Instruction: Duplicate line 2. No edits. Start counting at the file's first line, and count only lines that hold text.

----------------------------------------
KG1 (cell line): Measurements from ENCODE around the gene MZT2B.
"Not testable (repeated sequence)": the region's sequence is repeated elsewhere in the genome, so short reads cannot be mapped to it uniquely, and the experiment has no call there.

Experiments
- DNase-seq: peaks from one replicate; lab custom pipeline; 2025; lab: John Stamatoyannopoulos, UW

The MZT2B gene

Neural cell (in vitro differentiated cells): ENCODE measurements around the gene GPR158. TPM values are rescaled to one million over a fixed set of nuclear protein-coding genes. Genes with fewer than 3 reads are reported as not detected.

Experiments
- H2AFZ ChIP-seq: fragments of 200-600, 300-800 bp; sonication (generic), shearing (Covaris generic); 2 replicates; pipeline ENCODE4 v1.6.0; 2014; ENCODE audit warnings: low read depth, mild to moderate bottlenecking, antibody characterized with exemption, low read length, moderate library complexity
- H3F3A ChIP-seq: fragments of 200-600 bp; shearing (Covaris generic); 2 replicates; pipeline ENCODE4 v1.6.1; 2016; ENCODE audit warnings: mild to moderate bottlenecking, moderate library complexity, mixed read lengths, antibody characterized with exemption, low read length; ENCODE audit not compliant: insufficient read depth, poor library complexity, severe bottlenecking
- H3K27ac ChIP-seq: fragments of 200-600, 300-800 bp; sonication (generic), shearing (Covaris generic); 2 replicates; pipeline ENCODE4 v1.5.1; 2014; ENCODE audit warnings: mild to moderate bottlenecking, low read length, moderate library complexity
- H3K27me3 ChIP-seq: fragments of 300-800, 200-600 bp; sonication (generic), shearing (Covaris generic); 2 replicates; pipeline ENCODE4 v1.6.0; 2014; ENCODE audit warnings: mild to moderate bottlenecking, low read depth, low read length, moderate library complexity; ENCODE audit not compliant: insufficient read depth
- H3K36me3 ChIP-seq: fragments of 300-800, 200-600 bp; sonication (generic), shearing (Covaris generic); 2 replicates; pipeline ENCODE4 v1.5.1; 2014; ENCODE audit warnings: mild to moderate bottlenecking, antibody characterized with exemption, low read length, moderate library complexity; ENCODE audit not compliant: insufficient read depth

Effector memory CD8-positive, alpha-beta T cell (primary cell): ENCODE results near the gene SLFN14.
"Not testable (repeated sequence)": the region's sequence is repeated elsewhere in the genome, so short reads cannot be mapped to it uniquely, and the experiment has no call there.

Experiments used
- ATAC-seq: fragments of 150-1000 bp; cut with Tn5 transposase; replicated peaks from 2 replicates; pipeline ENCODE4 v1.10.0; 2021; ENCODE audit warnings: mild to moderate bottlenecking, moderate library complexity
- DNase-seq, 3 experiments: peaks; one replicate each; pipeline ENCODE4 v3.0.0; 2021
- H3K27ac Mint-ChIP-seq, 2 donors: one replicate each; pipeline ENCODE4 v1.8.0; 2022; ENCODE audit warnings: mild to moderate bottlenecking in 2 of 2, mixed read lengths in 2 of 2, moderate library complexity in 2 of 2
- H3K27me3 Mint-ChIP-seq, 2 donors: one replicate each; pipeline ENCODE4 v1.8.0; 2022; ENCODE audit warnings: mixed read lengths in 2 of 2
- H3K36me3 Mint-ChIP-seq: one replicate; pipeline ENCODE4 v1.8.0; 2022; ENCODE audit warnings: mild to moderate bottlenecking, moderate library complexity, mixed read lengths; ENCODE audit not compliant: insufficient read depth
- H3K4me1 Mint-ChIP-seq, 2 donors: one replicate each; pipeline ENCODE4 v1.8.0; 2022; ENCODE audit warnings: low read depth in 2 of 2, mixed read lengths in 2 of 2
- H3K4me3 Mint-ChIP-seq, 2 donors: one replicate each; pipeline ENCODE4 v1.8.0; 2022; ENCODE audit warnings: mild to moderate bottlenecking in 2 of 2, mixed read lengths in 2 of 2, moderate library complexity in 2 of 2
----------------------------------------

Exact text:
"Not testable (repeated sequence)": the region's sequence is repeated elsewhere in the genome, so short reads cannot be mapped to it uniquely, and the experiment has no call there.